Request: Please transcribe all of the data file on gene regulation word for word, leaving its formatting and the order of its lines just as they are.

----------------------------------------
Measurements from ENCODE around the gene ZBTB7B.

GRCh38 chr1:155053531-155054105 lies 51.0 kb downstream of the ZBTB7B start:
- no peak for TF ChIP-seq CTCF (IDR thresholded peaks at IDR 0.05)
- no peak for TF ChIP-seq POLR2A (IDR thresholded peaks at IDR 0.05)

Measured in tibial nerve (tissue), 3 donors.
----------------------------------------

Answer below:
Measurements from ENCODE around the gene ZBTB7B.

GRCh38 chr1:155053531-155054105 lies 51.0 kb downstream of the ZBTB7B start:
- no peak for TF ChIP-seq CTCF (IDR thresholded peaks at IDR 0.05)
- no peak for TF ChIP-seq POLR2A (IDR thresholded peaks at IDR 0.05)

Measured in tibial nerve (tissue), 3 donors.